Which brings us to the Congress of Europe. Because the idea that began to take shape there was very much like both Skinner’s and Le Corbusier’s, and very much like all of the other ideas being developed by the thinkers and visionaries of the time: they were going to change the way people are.

At the Congress, their tools were not psychology or architecture but politics and diplomacy, and their aim was to dissolve and merge the nations, cultures and customs of a continent through a process of harmonision, standardisation and ever-closer union. And when all that was done, life would be great. In particular, there would be no more war or conflict in Europe, because Europe’s peoples would be one. Singing Kumbaya in Esperanto, no doubt.

They tried: bless them, they really tried to bring it about. Five hundred million people under one citizenship, one flag, one anthem, one passport. Most of them under one currency and one border-free zone.

And then it started going wrong, as it was always going to go wrong. As all of the the other big ideas and grand theories of the late twentieth century started going wrong, once they were actually put into practice. It started going wrong because it failed to take human nature into account. Or, to the extent that it did consider human nature, it saw it as something shabby and imperfect; something to be overcome or bypassed; something that kept turning up with the ‘wrong’ referendum results, or huge votes for embarrassingly populist parties. But the truth is that despite the best efforts of the most ‘enlightened’ thinkers and planners, human nature remains pretty much as it always was. As it probably always will be. People don’t want to be harmonised, as it turns out. They don’t want to be homogenised. They don’t want their lives to be centrally-planned or their wishes and preferences ignored or looked down on. They want to live their own lives and shape their own futures, thank you very much. And if you fail to recognise that, and fail to work with it, things will end badly.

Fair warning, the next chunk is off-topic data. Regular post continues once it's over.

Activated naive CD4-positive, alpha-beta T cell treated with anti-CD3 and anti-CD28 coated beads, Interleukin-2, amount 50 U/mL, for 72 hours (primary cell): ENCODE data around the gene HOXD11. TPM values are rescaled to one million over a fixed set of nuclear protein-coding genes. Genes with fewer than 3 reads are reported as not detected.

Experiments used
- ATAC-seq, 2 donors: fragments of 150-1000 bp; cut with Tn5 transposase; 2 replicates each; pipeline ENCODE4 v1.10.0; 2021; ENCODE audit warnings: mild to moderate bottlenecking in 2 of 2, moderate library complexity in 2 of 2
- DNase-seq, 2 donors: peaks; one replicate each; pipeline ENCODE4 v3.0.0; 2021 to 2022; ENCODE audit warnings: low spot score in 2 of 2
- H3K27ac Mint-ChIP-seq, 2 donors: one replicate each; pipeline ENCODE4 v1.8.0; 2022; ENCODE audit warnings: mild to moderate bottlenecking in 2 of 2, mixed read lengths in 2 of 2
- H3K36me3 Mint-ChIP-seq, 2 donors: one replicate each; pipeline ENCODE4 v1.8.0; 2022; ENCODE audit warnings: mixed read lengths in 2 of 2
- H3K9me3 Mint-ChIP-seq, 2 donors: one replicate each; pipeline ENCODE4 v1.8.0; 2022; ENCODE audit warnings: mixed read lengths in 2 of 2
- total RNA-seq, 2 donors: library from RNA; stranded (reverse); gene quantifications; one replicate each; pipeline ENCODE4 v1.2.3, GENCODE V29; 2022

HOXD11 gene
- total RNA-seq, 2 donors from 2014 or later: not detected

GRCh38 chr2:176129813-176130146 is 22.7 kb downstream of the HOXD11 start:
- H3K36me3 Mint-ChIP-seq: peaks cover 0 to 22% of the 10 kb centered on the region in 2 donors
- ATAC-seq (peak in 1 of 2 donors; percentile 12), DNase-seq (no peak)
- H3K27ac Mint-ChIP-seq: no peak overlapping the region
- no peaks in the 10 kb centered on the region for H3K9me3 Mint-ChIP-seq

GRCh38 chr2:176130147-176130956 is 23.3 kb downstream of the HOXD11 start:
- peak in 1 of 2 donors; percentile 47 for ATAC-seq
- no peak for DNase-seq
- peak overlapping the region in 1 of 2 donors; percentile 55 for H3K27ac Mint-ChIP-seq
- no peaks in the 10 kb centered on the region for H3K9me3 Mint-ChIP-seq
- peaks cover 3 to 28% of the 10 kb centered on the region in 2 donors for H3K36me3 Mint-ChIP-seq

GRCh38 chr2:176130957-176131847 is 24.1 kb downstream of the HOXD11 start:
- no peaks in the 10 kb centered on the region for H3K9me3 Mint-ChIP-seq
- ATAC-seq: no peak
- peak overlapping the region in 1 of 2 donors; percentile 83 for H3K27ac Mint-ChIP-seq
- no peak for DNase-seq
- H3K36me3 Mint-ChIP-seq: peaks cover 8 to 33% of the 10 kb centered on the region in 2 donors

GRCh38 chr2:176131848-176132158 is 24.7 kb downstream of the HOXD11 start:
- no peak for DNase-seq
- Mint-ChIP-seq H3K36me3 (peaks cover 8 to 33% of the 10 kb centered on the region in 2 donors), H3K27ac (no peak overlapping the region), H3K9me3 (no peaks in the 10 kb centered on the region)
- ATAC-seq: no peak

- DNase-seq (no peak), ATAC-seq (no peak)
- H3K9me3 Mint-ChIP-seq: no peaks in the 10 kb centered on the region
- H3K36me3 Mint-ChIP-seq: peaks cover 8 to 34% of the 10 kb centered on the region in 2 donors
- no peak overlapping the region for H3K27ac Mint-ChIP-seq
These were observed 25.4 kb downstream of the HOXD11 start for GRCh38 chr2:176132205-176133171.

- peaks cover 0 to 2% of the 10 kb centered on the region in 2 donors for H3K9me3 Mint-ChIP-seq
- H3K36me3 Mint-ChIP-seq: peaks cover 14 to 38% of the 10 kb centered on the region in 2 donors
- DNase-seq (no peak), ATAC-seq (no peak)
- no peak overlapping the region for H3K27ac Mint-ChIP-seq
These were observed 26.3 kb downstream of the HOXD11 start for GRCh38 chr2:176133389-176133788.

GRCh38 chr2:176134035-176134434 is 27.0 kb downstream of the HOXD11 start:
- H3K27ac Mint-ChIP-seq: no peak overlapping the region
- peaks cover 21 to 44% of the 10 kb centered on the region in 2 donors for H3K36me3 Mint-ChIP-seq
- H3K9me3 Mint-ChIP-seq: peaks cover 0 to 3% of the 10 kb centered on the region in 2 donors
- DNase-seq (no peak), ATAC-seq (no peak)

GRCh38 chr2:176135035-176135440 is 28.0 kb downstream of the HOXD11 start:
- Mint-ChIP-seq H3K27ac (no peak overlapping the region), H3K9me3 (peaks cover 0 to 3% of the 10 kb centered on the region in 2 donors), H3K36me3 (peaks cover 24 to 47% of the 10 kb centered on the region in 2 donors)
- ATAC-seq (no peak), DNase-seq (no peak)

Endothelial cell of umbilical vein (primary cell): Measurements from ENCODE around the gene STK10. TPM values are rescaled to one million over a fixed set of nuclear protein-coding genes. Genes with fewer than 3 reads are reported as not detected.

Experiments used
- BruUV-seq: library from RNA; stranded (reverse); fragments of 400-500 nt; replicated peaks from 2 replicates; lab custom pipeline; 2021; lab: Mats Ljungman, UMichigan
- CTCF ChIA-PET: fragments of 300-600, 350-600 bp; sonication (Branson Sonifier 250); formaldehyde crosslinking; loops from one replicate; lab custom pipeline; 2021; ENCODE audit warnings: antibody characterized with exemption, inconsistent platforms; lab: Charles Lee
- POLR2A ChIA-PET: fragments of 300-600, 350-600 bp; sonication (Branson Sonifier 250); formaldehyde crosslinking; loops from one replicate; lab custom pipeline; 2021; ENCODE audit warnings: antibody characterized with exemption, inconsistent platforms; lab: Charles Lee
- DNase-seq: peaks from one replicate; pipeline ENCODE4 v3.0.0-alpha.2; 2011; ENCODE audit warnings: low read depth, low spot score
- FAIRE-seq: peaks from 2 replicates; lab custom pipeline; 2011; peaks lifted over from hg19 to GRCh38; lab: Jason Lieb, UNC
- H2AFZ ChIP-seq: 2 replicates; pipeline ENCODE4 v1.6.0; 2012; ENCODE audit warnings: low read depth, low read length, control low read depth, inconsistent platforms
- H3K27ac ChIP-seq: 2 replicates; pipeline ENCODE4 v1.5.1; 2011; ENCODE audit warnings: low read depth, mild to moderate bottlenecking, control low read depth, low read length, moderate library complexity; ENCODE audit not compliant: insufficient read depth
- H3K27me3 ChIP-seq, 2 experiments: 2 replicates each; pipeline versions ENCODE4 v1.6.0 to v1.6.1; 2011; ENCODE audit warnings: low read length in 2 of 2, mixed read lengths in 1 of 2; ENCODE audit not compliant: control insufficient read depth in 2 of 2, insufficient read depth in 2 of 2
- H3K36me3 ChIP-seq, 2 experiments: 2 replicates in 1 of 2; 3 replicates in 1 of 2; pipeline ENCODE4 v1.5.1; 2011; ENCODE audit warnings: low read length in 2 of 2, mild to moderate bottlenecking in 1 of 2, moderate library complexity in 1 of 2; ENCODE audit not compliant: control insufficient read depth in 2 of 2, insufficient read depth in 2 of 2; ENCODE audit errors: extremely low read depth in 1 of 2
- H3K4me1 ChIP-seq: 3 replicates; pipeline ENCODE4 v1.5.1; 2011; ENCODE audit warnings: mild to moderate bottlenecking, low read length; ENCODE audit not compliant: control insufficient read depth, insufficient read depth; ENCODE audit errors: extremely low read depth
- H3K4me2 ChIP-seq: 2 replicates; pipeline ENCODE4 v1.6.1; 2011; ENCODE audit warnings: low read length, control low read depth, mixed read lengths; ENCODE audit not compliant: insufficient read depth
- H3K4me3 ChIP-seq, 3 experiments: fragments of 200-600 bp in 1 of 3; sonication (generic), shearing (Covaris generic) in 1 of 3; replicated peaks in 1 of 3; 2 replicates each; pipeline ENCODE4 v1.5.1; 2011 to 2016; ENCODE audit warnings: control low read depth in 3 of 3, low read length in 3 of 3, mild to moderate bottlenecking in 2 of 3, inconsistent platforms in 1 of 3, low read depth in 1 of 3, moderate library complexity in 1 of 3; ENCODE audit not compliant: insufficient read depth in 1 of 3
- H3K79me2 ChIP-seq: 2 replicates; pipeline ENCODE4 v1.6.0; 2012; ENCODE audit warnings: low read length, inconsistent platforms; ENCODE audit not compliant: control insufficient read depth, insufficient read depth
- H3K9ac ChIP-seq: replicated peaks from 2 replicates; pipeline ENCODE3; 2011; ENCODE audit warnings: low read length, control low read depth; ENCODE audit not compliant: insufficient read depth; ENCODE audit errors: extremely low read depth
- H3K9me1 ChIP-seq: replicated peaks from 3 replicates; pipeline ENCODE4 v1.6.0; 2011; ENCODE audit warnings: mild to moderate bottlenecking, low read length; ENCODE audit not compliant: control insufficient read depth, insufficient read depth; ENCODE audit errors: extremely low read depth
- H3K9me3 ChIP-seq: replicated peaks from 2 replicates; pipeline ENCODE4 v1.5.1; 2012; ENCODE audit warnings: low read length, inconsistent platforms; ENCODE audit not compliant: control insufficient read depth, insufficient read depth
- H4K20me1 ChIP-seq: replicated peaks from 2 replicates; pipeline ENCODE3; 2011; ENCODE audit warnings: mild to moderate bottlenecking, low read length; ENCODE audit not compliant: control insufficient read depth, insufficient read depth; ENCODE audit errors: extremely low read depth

And now here we are.

It’s hard to say, with certainty, how the EU will all end or for how long it will linger and in what form. It’s hard to say how the Euro crisis will finally play itself out, or the migration crisis, or the surge of anti-EU feeling across the continent (and now even in France, of all places).

But sooner or later it will end. I’m hoping for ‘sooner’.

And when the end comes, ’It probably seemed like a good idea at the time’ seems to me like a fitting epitaph.

About Warwick Cairns

Profile photo of Warwick Cairns
Warwick is Press Officer of the British Weights & Measures Association and author of About The Size Of It: the Common-Sense Approach To Measuring Things (PanMacmillan) and How to Stop Living Dangerously (PanMacmillan). He has degrees from the University of Keele and Yale University. Born in Dagenham, Essex, he has lived many places, including in Africa and a Sioux Reservation in South Dakota, USA. He now resides with his family in Windsor, Berkshire, United Kingdom.